Something else they have been doing: if someone is charged with a crime involving consuming alcohol – for instance DUI, they will request the persons help in obtaining information on the establishment where the alcohol was bought or consumed. They trick you into believing that by helping them find out information about this establishment, that it will help your case, or that it will remain confidential. In reality, the statement gets forwarded to the investigating officer or prosecutor that same day.

Moral of the story? If you have been charged with a crime, or even investigated regarding a crime, keep you mouth shut and call a lawyer.

– John H. Bryan, West Virginia Attorney.

June 18, 2008 Posted by | Alcohol, DUI, State Agencies, Statements | Leave a comment

New West Virginia DUI Law Effective June 6, 2008

I reported on the new West Virginia DUI statute in a previous post, which can be found here. I previously reported that the effective date would be June 1, 2008. From what I have heard from other attorneys, and from the WV Supreme Court, the effective date will actually be June 6, 2008.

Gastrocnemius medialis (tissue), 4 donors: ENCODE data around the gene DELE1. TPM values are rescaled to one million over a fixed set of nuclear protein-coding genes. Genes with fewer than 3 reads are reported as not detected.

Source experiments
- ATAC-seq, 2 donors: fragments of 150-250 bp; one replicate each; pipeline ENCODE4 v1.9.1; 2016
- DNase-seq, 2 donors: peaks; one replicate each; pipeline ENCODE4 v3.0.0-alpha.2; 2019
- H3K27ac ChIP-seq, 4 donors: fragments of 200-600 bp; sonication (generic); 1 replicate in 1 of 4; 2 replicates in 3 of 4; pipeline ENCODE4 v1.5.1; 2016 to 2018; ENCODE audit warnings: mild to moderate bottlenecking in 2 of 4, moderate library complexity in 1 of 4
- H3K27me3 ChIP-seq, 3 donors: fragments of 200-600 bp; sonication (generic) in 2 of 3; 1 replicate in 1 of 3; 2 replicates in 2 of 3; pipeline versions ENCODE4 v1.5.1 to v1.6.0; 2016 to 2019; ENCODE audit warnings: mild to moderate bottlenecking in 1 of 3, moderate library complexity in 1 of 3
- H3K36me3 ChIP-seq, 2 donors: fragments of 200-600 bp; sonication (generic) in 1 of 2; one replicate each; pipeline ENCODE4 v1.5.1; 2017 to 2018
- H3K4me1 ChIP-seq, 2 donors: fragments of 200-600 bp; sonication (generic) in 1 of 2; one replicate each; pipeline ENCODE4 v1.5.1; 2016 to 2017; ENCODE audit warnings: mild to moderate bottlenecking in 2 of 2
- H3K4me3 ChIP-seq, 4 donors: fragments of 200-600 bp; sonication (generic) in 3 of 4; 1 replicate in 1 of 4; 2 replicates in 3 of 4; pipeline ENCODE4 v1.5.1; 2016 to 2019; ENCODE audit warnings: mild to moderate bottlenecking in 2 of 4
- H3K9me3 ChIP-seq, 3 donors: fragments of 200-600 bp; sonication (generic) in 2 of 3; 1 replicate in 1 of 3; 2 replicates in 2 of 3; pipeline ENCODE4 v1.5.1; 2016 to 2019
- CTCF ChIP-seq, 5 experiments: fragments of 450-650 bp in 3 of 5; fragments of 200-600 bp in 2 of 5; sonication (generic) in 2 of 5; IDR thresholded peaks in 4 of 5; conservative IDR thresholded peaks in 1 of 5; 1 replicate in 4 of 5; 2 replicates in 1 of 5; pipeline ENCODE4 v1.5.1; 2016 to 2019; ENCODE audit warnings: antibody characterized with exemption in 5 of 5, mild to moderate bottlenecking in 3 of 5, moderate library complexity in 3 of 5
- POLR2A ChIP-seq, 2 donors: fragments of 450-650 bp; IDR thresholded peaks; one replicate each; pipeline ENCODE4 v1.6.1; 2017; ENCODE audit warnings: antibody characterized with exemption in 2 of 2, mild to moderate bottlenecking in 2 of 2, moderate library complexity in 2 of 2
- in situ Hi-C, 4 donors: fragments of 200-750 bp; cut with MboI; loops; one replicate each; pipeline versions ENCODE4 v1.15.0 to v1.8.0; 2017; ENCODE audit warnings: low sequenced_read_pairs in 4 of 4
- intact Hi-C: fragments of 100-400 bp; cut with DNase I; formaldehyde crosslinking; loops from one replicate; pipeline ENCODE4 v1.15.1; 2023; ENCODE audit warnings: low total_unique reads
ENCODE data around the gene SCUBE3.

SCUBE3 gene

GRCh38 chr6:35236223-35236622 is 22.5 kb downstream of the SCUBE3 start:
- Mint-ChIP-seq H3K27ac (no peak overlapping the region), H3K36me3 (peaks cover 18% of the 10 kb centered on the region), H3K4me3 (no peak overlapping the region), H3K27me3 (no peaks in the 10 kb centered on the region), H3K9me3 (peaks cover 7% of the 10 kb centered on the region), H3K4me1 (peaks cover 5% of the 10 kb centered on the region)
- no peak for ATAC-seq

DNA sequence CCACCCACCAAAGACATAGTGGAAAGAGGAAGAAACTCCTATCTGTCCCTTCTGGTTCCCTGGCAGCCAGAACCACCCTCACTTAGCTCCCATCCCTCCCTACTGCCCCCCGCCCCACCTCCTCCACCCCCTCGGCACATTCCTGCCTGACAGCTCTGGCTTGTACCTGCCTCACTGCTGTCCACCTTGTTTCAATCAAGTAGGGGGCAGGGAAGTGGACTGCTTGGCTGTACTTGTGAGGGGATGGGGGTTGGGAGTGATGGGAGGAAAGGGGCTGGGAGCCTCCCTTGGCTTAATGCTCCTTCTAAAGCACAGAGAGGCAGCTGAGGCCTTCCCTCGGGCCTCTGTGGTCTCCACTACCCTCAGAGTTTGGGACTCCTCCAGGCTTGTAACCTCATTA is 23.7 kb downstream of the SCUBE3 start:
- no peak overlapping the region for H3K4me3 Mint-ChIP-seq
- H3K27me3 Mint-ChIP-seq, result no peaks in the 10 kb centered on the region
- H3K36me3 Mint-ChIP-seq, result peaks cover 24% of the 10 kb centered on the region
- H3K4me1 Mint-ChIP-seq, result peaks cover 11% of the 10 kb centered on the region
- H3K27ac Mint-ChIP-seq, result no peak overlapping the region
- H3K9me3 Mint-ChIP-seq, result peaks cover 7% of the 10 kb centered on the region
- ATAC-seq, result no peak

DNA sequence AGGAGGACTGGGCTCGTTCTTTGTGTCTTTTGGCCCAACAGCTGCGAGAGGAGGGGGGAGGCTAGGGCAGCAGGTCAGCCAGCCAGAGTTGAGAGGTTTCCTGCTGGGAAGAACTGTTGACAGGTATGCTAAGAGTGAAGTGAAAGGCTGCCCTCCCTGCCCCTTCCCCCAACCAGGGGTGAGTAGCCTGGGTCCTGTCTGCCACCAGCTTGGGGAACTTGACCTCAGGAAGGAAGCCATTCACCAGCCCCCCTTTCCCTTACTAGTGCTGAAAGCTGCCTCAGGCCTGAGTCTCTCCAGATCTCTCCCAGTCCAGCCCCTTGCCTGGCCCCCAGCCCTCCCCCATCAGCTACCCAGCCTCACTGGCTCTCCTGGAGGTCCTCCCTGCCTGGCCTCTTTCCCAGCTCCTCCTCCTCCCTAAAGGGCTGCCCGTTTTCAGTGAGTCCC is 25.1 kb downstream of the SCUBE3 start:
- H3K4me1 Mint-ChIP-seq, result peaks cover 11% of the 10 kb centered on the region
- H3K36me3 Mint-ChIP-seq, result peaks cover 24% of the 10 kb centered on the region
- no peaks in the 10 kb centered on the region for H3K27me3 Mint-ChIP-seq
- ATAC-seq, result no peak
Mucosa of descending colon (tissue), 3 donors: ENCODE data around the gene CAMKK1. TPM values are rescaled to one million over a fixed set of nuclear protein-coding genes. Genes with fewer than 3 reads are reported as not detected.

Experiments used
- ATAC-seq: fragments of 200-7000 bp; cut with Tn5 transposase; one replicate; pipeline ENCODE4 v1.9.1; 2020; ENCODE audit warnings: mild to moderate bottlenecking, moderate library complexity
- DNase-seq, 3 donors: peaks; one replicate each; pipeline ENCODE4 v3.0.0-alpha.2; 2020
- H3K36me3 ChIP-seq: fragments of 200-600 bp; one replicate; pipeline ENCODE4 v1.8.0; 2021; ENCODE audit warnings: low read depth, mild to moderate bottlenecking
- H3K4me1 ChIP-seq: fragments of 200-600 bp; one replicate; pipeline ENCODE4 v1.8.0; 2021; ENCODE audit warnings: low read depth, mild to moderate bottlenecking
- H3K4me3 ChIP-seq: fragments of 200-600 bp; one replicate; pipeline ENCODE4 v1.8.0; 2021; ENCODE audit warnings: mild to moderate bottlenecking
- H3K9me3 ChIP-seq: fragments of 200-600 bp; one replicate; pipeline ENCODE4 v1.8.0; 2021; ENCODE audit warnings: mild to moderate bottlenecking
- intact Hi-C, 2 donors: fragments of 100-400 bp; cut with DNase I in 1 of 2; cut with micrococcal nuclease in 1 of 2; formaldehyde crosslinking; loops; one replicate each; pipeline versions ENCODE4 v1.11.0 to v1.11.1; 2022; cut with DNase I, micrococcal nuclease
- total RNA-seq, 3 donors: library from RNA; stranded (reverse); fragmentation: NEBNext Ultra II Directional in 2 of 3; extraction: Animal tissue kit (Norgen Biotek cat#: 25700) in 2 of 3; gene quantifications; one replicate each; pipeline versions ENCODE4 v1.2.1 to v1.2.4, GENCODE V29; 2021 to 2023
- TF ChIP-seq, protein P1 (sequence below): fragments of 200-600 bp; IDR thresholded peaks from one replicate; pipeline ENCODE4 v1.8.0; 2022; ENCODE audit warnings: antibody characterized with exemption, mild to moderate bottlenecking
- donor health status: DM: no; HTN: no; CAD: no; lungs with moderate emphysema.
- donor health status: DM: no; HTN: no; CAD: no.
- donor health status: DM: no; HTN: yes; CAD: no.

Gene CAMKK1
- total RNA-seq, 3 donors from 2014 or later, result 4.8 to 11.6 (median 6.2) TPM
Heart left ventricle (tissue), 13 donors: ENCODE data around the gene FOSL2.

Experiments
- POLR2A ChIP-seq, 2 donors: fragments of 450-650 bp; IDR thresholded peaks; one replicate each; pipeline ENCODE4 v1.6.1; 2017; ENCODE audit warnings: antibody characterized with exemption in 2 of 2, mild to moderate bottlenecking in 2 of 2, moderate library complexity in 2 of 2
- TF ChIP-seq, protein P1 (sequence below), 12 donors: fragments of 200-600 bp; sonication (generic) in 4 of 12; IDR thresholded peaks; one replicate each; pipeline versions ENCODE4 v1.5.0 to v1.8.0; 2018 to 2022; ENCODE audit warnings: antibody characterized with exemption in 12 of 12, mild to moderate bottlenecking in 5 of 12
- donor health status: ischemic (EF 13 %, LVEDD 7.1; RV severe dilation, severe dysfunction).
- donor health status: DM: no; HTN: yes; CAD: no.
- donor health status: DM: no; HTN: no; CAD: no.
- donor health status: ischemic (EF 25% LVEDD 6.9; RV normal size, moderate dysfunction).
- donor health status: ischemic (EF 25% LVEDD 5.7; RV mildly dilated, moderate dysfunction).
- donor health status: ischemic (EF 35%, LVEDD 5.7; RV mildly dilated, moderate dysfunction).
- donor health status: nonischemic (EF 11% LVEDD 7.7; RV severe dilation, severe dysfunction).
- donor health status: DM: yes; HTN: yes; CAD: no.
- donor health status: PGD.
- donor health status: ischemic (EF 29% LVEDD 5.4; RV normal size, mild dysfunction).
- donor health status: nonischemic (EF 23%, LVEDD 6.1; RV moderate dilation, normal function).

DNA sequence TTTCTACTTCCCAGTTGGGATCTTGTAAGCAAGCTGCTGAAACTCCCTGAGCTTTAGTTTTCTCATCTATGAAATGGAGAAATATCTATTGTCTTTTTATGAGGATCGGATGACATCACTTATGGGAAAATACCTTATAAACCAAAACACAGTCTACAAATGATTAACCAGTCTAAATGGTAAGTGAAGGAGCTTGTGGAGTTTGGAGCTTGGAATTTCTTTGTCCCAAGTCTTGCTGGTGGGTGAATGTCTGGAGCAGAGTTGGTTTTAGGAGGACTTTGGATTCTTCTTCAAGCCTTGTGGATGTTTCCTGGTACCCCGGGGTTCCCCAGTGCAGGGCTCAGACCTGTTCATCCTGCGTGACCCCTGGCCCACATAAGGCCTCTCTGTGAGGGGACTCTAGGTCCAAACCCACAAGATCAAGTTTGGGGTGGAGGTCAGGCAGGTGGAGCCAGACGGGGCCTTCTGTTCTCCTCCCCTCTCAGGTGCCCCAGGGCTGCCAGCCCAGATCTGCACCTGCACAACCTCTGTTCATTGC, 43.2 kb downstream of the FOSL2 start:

This means that if you get arrested for DUI on or after June 6, 2008, then the new law will govern your case.

– John H. Bryan, West Virginia Attorney.

June 10, 2008 Posted by | DUI, Legislation, Vehicular Crimes | Leave a comment

West Virginia Police Conducting DUI Stops Everywhere This Weekend

In case you didn’t know, this is the most popular weekend for police to perform DUI checkpoints. According to the Register-Herald, the Beckley -area police are all ganging up to conduct a “DUI saturation sting.” Of course, nobody wants drunk drivers on our roads. The problem is that this makes it extremely easy for innocent people to get caught in their traps.

Beckley Police Sgt. Paul Blume, director of the program, says extra officers from the Beckley, Mabscott and Sophia police departments, as well as from the Raleigh County Sheriff’s Department and State Police, will be out in full force until 4 a.m. Saturday, concentrating on drunk driving patrols.